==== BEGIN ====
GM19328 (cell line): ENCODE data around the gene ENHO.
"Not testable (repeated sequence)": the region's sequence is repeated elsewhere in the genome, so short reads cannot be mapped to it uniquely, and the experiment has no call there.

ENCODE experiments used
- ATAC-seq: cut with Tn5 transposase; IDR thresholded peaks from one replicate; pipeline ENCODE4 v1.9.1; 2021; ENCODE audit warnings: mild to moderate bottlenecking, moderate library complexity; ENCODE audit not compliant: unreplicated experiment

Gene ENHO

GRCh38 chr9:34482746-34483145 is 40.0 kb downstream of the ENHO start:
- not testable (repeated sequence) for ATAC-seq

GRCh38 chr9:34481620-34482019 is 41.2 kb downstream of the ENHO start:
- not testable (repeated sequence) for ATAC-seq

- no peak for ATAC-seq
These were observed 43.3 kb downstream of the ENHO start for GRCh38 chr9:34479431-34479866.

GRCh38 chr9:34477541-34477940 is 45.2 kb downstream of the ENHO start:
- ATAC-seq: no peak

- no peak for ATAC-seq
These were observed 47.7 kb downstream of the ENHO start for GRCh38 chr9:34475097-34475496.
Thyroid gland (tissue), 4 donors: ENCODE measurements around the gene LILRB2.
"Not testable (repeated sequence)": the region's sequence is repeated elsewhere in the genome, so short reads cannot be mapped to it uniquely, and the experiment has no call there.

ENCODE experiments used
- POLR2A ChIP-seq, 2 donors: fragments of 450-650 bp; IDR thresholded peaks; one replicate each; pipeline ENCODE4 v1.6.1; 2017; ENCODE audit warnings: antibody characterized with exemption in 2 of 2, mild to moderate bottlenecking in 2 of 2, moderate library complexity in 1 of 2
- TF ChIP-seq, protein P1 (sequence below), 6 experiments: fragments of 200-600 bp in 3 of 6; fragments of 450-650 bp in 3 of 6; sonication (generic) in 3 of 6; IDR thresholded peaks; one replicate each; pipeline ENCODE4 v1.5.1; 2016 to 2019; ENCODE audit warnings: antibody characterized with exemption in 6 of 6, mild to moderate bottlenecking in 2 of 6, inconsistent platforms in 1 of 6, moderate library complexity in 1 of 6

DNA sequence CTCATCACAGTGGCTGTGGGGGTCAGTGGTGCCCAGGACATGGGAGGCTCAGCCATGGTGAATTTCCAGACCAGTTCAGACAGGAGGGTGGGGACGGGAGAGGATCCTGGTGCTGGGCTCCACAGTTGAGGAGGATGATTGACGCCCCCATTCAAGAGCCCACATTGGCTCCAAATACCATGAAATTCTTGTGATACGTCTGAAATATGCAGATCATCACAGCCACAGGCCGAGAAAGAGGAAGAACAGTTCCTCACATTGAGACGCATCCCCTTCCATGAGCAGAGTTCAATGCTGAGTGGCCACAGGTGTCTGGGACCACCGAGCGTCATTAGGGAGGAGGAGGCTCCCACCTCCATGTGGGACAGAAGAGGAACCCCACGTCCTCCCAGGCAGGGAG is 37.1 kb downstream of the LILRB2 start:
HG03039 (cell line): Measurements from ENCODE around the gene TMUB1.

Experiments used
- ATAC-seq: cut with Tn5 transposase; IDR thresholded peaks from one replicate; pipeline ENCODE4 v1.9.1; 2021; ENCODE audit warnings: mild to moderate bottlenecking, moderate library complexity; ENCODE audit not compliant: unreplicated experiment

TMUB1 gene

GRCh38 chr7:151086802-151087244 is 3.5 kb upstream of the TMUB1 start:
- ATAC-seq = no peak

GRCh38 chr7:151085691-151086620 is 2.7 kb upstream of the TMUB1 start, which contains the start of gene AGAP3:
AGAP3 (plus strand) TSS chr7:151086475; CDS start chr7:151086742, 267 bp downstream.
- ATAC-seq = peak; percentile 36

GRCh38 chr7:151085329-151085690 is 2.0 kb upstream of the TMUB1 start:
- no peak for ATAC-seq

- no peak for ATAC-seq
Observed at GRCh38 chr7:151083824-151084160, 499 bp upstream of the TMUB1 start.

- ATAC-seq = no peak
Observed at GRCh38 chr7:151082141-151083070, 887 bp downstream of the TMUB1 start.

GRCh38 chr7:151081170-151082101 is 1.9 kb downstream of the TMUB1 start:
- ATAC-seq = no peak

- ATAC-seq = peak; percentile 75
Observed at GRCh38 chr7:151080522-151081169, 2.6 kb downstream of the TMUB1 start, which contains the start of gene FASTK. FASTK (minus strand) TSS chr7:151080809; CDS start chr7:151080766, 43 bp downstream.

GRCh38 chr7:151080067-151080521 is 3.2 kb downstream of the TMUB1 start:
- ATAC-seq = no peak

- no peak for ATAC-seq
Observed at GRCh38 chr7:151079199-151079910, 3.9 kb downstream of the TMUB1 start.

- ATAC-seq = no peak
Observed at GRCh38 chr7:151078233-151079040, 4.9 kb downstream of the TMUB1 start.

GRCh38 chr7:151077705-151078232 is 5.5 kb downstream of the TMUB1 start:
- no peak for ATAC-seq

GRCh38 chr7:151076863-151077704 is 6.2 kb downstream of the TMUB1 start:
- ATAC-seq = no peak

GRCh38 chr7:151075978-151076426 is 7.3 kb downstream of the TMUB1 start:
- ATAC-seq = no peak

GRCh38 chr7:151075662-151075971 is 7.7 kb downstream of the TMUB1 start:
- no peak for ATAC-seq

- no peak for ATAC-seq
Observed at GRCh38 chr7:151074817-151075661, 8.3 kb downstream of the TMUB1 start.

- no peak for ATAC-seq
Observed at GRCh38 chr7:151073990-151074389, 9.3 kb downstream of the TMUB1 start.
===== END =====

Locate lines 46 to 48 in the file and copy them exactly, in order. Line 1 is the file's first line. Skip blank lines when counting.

Observed at GRCh38 chr7:151078233-151079040, 4.9 kb downstream of the TMUB1 start.

GRCh38 chr7:151077705-151078232 is 5.5 kb downstream of the TMUB1 start:
- no peak for ATAC-seq